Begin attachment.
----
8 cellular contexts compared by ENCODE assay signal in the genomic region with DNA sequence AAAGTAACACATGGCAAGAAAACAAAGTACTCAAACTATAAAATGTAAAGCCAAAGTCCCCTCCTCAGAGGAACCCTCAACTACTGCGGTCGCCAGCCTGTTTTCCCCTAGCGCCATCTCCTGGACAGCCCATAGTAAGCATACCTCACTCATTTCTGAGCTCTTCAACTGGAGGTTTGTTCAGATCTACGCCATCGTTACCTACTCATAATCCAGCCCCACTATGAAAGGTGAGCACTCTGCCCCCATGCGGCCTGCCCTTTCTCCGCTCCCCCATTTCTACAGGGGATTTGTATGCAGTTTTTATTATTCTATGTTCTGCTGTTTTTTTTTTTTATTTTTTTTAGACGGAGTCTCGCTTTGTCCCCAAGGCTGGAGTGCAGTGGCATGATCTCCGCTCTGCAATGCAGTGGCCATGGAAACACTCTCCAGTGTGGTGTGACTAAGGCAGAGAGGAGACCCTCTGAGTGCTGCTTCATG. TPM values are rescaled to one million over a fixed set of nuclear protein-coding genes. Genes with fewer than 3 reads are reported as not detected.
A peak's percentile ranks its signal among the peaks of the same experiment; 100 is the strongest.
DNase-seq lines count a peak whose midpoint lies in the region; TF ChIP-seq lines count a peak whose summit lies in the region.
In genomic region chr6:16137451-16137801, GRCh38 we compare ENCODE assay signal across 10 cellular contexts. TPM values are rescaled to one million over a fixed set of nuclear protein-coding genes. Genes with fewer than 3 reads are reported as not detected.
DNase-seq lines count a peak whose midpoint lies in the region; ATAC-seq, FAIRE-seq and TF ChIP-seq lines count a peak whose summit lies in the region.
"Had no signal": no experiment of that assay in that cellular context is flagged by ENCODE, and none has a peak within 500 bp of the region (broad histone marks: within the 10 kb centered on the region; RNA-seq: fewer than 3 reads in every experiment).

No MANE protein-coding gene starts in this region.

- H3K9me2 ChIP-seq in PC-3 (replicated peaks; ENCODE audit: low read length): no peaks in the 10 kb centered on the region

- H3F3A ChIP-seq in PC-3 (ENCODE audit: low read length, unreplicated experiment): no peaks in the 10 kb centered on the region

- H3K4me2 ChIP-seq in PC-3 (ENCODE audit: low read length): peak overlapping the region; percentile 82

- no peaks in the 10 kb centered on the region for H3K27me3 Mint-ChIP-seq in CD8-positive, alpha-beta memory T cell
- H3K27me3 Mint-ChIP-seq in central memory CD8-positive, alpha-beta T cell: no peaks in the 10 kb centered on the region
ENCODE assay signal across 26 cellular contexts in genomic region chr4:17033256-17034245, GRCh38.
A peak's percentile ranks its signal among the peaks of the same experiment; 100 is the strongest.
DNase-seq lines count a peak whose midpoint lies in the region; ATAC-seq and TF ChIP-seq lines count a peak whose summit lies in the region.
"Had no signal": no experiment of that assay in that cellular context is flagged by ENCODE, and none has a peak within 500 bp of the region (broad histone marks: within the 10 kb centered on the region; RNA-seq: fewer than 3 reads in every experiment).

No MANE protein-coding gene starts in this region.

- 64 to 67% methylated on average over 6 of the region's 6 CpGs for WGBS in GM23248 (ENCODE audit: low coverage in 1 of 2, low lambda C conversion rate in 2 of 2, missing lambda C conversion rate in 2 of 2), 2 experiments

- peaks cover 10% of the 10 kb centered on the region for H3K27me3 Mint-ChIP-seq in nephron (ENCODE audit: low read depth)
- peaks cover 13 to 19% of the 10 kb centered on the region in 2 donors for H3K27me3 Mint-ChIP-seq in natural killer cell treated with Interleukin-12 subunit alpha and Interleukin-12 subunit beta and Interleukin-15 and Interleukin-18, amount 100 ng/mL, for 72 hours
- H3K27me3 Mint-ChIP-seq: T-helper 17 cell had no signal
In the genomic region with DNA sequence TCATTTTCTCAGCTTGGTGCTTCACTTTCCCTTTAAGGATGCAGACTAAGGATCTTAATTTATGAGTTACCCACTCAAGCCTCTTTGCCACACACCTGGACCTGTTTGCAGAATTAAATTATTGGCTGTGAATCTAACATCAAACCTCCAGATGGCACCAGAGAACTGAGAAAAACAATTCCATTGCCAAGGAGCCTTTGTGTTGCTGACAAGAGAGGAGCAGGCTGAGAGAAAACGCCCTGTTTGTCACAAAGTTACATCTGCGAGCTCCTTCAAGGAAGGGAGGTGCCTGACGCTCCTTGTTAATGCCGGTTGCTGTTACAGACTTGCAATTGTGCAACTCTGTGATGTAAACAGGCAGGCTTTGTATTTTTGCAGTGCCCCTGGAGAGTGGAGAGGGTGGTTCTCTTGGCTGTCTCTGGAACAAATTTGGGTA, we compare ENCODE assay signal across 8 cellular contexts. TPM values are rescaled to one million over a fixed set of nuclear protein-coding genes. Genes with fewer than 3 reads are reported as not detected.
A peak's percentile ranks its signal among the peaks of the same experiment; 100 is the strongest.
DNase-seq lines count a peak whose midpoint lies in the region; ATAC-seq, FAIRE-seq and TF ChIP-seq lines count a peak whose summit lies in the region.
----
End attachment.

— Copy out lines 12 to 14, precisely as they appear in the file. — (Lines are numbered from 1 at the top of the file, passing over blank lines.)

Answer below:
- H3K27me3 Mint-ChIP-seq in central memory CD8-positive, alpha-beta T cell: no peaks in the 10 kb centered on the region
ENCODE assay signal across 26 cellular contexts in genomic region chr4:17033256-17034245, GRCh38.
A peak's percentile ranks its signal among the peaks of the same experiment; 100 is the strongest.